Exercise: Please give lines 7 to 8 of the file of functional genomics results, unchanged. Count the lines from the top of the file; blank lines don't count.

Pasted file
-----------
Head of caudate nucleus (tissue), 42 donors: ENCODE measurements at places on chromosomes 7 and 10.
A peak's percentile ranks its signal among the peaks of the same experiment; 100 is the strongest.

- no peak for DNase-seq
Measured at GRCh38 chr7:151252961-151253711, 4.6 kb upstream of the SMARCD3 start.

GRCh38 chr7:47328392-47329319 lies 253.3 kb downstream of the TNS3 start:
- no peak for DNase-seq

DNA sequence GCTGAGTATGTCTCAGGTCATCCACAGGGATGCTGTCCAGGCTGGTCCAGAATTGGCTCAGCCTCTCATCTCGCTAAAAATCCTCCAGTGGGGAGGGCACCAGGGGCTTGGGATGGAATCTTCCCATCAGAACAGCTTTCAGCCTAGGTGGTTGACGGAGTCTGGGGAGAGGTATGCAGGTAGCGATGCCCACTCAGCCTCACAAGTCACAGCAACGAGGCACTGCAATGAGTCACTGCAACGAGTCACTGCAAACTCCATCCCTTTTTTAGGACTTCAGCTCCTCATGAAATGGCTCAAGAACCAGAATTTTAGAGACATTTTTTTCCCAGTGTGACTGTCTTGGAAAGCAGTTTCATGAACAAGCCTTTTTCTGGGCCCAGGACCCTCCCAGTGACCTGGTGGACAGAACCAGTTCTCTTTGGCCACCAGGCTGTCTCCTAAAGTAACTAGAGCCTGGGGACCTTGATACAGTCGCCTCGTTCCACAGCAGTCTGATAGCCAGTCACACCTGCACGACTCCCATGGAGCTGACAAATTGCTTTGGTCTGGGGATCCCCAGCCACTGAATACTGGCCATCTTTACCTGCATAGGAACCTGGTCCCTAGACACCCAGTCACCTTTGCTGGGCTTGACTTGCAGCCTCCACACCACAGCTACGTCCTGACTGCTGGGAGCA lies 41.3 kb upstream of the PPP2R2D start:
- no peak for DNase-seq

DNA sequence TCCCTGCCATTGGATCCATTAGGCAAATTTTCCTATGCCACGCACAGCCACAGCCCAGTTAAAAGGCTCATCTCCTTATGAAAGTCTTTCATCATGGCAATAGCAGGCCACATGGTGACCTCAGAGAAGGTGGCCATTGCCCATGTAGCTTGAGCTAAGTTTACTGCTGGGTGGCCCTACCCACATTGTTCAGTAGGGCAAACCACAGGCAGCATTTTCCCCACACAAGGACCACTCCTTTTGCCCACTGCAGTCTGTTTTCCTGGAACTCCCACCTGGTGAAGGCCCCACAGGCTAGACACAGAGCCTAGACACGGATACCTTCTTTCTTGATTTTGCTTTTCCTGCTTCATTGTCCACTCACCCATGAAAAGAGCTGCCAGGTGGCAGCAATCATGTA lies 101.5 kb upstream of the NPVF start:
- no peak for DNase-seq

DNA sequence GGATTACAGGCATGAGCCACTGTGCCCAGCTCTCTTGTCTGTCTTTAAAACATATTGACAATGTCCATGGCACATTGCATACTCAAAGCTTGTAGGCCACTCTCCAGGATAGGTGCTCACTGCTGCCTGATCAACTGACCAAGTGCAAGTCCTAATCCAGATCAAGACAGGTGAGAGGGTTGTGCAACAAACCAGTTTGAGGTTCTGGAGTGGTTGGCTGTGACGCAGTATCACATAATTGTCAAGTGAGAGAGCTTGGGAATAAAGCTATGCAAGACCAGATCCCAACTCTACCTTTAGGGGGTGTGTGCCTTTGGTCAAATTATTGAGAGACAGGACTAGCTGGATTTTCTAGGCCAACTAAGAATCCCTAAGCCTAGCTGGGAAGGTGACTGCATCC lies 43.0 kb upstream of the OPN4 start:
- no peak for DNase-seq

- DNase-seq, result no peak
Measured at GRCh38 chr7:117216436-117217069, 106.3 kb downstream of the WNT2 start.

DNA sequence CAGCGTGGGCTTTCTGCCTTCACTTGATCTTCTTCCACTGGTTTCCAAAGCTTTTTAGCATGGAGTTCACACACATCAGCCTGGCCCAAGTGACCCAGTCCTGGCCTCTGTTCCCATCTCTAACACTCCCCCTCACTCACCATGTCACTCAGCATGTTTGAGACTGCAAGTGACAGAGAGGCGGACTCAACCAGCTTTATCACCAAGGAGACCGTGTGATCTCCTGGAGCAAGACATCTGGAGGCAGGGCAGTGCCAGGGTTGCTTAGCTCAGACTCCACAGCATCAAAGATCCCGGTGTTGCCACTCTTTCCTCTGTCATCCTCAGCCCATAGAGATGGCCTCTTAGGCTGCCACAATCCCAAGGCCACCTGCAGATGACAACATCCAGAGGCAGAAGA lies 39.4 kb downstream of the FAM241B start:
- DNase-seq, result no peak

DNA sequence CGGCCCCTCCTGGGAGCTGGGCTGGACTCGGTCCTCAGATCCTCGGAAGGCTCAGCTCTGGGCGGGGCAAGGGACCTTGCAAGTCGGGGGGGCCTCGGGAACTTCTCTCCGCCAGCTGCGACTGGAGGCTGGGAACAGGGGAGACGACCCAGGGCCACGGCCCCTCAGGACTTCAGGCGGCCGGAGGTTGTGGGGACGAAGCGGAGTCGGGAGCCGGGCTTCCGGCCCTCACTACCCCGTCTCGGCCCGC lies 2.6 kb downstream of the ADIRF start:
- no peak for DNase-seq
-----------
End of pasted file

DNA sequence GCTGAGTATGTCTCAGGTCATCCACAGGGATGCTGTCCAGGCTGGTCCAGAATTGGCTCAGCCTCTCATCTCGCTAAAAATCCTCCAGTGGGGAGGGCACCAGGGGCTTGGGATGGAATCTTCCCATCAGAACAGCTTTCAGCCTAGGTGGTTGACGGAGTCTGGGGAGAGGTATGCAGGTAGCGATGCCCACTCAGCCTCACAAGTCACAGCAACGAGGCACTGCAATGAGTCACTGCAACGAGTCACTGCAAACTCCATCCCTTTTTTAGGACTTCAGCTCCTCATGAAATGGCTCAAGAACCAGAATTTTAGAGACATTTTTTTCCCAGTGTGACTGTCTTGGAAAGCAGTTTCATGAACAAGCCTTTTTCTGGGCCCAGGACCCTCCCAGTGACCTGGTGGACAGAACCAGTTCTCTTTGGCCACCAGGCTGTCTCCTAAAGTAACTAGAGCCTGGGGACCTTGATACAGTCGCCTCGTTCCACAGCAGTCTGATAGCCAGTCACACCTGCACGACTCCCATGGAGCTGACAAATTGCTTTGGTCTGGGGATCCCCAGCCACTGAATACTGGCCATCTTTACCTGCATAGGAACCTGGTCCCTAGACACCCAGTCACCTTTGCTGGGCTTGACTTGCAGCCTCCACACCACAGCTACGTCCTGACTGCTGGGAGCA lies 41.3 kb upstream of the PPP2R2D start:
- no peak for DNase-seq